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Targeting norovirus 'noxiousness'

Date:
October 3, 2016
Source:
Vanderbilt University Medical Center
Summary:
Human noroviruses are the leading cause of viral gastroenteritis. Worldwide, about 200,000 children under age 5 die from norovirus infections every year. As of yet, no vaccines or antiviral agents have been licensed to treat the disease. Now researchers have determined the structural basis for norovirus "neutralization" by a human IgA antibody.
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Human noroviruses are the leading cause of viral gastroenteritis. Worldwide, about 200,000 children under age 5 die from norovirus infections every year. As of yet, no vaccines or antiviral agents have been licensed to treat the disease.

Now researchers at Baylor College of Medicine and Vanderbilt University Medical Center, including James E. Crowe Jr., M.D., Gopal Sapparapu, Ph.D., and graduate student Gabriela Alvarado, have determined the structural basis for norovirus "neutralization" by a human IgA antibody.

In a paper published Sept. 19 in the Proceedings of the National Academy of Sciences, the researchers showed that the antibody prevents the virus from binding to histo-blood group antigens on the surfaces of cells in the gut. IgA antibodies play a critical role in immune function in mucous membranes.

Because viral binding sites are hypervariable, it may be difficult to generate "broadly reactive" antibodies against them. A solution might be to develop methods that specifically target highly conserved binding sites, the researchers concluded.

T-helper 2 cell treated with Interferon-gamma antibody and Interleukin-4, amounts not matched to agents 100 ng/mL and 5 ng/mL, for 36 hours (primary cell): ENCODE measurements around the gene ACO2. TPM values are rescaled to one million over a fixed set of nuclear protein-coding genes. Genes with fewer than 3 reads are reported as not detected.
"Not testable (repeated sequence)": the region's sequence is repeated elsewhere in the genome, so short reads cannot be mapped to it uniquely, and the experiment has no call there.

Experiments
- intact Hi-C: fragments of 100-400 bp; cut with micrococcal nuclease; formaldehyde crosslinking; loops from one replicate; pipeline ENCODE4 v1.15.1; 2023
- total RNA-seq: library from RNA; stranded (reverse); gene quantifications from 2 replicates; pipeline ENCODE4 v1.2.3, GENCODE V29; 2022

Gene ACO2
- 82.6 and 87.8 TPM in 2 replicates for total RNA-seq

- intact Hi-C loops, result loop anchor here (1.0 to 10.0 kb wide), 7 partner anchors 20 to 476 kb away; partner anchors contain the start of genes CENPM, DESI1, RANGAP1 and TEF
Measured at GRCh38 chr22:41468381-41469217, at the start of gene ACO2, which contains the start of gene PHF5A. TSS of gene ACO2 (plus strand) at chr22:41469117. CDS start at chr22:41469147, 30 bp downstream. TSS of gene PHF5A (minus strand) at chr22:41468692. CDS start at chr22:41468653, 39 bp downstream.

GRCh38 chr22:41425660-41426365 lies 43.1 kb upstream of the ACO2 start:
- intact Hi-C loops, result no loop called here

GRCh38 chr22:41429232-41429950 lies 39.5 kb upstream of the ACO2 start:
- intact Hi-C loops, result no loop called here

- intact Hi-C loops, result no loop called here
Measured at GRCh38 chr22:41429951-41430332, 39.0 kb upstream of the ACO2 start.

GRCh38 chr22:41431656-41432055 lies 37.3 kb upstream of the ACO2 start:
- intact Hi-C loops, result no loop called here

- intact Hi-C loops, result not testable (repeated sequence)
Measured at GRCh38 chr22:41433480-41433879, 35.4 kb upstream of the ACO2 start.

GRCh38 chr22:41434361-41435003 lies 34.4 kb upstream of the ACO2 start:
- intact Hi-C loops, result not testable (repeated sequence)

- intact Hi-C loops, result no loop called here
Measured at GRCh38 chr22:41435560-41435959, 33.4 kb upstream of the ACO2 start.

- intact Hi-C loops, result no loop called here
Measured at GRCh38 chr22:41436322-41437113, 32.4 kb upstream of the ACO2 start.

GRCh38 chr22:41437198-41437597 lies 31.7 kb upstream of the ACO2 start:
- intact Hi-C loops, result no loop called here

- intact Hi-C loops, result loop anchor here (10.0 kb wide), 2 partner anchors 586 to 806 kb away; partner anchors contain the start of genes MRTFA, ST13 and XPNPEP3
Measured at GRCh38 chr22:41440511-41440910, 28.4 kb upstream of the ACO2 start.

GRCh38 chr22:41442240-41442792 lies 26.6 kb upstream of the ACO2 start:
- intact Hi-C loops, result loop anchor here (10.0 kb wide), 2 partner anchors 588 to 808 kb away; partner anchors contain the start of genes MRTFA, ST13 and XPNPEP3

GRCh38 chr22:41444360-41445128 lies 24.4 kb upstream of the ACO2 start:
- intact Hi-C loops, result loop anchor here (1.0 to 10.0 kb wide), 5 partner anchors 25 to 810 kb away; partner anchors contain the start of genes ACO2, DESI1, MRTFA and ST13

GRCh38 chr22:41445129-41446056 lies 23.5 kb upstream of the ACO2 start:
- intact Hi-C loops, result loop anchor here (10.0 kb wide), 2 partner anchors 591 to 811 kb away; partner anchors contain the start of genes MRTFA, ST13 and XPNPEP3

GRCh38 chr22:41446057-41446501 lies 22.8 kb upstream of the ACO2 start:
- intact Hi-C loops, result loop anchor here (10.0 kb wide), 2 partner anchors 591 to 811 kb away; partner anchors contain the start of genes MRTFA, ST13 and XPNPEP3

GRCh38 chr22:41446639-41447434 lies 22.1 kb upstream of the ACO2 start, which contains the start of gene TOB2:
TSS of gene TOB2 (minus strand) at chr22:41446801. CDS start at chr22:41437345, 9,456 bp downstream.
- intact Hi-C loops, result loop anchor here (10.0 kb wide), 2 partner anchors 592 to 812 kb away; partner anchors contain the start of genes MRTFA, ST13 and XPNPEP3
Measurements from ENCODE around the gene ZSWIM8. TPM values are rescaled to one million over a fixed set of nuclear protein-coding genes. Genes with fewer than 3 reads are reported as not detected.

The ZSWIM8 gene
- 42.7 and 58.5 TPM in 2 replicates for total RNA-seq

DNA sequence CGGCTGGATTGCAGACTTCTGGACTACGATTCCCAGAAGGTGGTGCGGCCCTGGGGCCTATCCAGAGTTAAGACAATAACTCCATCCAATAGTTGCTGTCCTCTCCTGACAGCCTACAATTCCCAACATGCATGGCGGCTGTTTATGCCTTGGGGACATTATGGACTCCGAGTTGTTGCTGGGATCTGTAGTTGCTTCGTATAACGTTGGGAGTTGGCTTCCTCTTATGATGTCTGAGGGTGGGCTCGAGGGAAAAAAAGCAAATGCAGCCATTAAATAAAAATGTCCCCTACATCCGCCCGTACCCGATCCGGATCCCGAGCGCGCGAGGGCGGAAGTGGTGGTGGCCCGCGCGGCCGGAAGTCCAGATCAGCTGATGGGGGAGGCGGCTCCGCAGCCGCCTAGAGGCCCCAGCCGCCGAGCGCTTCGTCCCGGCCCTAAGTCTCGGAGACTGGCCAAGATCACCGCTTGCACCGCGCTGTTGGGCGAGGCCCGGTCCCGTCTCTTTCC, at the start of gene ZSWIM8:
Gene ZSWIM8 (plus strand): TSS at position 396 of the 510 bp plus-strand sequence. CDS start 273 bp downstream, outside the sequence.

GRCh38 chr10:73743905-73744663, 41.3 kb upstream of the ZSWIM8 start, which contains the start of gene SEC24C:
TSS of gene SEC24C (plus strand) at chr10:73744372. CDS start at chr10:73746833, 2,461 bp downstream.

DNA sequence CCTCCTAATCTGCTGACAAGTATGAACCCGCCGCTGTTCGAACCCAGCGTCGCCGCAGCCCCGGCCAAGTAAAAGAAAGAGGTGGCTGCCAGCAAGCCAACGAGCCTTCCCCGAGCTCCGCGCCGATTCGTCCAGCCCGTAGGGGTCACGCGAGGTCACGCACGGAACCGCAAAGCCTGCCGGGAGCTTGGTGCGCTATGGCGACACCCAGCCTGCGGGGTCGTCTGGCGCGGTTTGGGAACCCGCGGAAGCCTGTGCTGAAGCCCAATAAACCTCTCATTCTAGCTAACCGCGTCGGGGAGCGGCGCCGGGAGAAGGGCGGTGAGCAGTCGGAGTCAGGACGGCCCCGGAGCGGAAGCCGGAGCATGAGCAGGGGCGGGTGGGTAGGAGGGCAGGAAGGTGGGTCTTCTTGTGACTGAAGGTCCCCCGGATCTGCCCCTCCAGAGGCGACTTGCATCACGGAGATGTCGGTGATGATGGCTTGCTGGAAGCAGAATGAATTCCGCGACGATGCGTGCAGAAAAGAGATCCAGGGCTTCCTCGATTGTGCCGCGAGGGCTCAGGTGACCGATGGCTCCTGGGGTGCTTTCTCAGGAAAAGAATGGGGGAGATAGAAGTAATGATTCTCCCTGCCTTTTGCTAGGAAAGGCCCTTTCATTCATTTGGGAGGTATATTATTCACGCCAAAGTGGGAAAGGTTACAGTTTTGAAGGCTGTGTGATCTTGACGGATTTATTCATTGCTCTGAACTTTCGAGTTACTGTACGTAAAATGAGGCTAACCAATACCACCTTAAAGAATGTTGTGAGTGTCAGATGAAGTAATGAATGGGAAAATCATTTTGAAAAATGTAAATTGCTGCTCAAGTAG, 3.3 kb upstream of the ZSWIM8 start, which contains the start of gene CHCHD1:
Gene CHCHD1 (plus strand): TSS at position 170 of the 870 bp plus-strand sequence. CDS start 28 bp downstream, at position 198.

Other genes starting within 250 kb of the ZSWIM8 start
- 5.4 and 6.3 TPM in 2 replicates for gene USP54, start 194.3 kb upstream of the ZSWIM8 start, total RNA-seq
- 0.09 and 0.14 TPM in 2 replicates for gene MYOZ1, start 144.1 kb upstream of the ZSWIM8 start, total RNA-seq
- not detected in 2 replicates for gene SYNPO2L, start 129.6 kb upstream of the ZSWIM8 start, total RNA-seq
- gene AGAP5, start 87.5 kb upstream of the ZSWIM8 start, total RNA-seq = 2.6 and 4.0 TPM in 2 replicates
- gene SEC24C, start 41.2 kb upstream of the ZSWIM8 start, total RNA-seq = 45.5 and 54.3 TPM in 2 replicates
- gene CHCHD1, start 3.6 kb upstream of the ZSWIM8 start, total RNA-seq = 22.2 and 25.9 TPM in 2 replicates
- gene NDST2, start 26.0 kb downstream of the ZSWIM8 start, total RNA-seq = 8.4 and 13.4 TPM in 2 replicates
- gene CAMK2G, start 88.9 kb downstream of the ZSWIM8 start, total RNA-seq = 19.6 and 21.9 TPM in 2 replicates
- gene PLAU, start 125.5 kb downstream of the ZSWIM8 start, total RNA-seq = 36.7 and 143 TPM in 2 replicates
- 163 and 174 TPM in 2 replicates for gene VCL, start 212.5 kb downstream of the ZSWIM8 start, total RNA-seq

Story Source:

Materials provided by Vanderbilt University Medical Center. Original written by Bill Snyder. Note: Content may be edited for style and length.


Journal Reference:

  1. Sreejesh Shanker, Rita Czakó, Gopal Sapparapu, Gabriela Alvarado, Maria Viskovska, Banumathi Sankaran, Robert L. Atmar, James E. Crowe, Mary K. Estes, B. V. Venkataram Prasad. Structural basis for norovirus neutralization by an HBGA blocking human IgA antibody. Proceedings of the National Academy of Sciences, 2016; 201609990 DOI: 10.1073/pnas.1609990113

Cite This Page:

Vanderbilt University Medical Center. "Targeting norovirus 'noxiousness'." ScienceDaily. ScienceDaily, 3 October 2016. <www.sciencedaily.com/releases/2016/10/161003131034.htm>.
Vanderbilt University Medical Center. (2016, October 3). Targeting norovirus 'noxiousness'. ScienceDaily. Retrieved May 24, 2017 from www.sciencedaily.com/releases/2016/10/161003131034.htm
Vanderbilt University Medical Center. "Targeting norovirus 'noxiousness'." ScienceDaily. www.sciencedaily.com/releases/2016/10/161003131034.htm (accessed May 24, 2017).

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